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|Anne's fault? fastidiousness?
Written by Nikki N
(10/29/2011 3:04 a.m.)
in consequence of the missive, human nature, penned by Kathryn Ann
There are views that Anne has low self-esteem, or is too long-suffering. But I don't agree that Anne has low self-esteem about her capabilities, although she has come to lack confidence in her physical attractiveness until Lyme.
I've asked the question -- whether Anne's real fault is her fastidiousness. The narrator mentions the "fastidiousness of her taste" in chap 4, and Mr Elliot in chap 16 when discussing the Dalrymples tells Anne that she is "fastidious". Anne is defintely not a snob like her father and sister, intent on rank and status, but is she a bit of an intellectual snob?
In chap 5, we're told that she has a "comfortable feeling of superiority", knowing that she has a "more elegant and cultivated mind" than the Musgroves. She knew she played the piano much better than the Miss Musgroves, but is not mortified that Mr and Mrs Musgrove was so partial to their daughters' performances, because she knew they knew nothing about music, even when they praised her out of politeness or gratitude for playing country dances. She preferred the role of musician to dancing, but wouldn't it be better for her if she joined in the dance occasionally, even if she was still the chief volunteer for the role of musician instead of not dancing at all? Does she indirectly think herself above such common enjoyments as dancing?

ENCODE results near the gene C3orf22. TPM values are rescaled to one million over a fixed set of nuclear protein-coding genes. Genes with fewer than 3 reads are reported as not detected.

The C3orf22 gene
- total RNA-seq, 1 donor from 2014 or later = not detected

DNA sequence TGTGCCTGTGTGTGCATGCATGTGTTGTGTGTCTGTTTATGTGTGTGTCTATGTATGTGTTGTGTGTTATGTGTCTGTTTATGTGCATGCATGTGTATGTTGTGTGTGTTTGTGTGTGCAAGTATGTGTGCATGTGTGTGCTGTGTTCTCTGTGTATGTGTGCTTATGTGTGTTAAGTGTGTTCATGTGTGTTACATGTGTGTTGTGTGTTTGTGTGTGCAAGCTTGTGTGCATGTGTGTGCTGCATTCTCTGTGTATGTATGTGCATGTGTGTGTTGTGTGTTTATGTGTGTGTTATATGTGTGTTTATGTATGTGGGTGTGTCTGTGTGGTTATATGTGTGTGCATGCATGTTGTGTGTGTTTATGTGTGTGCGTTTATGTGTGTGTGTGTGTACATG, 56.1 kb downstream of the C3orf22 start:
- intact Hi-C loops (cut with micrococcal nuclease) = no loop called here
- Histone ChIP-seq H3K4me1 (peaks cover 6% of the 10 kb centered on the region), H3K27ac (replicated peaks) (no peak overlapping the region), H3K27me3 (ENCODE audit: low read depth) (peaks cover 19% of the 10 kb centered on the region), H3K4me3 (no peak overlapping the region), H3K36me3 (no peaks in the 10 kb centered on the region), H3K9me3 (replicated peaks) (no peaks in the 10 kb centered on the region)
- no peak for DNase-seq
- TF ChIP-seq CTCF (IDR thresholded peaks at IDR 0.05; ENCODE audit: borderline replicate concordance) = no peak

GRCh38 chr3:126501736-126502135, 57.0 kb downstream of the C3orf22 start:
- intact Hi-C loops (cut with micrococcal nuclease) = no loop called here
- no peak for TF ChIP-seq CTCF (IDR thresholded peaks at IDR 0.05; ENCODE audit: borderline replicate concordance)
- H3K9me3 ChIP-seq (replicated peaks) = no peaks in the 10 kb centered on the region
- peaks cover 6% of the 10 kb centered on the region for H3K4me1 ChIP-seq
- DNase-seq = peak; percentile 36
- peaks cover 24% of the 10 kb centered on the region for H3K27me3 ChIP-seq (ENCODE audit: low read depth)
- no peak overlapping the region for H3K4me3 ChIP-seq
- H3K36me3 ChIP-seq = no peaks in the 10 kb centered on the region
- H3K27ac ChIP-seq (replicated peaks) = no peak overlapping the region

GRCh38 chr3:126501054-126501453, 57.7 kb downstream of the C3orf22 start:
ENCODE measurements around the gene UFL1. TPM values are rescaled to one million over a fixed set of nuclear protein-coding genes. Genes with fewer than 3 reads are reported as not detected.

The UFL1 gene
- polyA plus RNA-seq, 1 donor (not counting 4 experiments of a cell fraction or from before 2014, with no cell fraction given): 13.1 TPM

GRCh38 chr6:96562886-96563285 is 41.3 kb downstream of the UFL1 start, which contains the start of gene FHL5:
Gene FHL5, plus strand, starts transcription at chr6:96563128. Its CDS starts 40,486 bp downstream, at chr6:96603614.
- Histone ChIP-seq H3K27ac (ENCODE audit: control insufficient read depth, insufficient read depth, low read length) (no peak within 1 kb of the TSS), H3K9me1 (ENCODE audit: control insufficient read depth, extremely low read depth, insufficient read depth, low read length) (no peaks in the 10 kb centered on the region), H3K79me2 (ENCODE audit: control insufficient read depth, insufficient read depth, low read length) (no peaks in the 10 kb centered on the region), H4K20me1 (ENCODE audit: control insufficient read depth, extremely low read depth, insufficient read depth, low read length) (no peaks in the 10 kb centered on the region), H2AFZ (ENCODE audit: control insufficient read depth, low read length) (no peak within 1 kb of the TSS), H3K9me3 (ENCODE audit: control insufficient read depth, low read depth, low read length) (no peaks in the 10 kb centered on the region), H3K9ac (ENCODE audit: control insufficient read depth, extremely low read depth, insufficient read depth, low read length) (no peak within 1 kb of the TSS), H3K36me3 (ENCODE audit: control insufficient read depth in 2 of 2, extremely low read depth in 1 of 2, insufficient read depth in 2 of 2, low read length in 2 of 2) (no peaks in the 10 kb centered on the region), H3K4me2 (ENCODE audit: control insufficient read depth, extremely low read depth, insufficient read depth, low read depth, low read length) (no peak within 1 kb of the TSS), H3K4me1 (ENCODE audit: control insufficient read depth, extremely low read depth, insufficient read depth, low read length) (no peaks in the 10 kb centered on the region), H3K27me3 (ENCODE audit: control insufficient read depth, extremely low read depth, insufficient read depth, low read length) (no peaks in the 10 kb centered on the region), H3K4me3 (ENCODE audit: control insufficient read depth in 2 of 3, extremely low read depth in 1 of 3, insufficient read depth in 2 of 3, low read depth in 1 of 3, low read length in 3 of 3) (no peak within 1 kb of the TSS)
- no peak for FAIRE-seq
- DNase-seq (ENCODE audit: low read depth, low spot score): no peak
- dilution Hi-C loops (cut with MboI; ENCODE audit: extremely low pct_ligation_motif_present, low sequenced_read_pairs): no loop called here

About her having only her mother and later Frederick to listen to her music with "just appreciation and real taste", I've said that I believe Lady R also listened and praised her, but fastidious Anne knew when praise is given out of politeness or kindness, and when it was given with "real taste". But Lady R and Anne are intellectual equals regarding literature, Capt Benwick also.
Frederick is Anne's intellectual equal on music, literature, and possesses the qualities of wit and enthusiasm liked and admired by Anne, so he suited the "nice tone of her mind, the fastidiousness of her taste".
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